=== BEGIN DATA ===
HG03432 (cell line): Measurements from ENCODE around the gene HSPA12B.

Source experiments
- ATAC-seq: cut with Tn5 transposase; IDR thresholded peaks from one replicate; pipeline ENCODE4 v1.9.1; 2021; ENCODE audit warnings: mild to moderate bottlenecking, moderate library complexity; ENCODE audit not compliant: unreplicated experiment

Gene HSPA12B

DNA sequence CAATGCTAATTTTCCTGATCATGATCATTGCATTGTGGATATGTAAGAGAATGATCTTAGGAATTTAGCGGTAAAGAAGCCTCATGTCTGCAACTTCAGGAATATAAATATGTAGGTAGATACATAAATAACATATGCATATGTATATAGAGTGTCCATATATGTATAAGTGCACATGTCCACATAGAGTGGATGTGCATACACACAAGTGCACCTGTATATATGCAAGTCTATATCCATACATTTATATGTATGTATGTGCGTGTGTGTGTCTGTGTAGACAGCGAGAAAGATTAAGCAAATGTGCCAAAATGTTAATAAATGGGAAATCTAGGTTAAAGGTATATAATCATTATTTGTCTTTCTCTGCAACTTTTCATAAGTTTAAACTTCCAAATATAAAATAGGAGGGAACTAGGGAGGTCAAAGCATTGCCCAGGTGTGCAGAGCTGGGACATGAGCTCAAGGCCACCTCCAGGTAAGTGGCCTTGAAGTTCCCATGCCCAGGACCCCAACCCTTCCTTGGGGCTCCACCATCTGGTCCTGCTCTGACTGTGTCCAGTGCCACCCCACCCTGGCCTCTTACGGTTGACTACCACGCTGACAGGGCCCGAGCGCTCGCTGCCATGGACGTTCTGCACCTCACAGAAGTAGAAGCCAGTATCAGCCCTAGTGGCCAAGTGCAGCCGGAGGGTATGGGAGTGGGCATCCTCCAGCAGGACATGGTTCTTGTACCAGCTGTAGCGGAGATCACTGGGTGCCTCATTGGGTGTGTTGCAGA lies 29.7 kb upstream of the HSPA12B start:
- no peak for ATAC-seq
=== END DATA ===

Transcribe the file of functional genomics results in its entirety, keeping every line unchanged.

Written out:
HG03432 (cell line): Measurements from ENCODE around the gene HSPA12B.

Source experiments
- ATAC-seq: cut with Tn5 transposase; IDR thresholded peaks from one replicate; pipeline ENCODE4 v1.9.1; 2021; ENCODE audit warnings: mild to moderate bottlenecking, moderate library complexity; ENCODE audit not compliant: unreplicated experiment

Gene HSPA12B

DNA sequence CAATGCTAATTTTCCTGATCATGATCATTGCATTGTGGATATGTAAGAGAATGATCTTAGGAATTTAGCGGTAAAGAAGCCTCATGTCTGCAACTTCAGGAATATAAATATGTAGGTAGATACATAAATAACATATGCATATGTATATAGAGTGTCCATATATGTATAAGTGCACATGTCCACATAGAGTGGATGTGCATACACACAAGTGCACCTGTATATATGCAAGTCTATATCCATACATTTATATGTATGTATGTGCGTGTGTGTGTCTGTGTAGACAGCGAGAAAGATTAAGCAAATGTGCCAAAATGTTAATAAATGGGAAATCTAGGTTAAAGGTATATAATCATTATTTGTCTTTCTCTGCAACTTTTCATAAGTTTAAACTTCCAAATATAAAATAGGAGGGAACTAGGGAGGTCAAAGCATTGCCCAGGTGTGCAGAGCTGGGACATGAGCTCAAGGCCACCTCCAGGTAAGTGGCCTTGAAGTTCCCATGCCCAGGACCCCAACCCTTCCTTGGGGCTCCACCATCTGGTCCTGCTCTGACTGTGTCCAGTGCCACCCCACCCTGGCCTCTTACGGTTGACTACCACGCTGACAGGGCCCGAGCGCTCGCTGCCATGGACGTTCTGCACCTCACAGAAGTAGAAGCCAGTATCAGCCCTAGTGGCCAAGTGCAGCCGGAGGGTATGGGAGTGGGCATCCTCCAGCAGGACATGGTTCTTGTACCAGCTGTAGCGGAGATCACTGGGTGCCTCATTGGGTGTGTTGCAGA lies 29.7 kb upstream of the HSPA12B start:
- no peak for ATAC-seq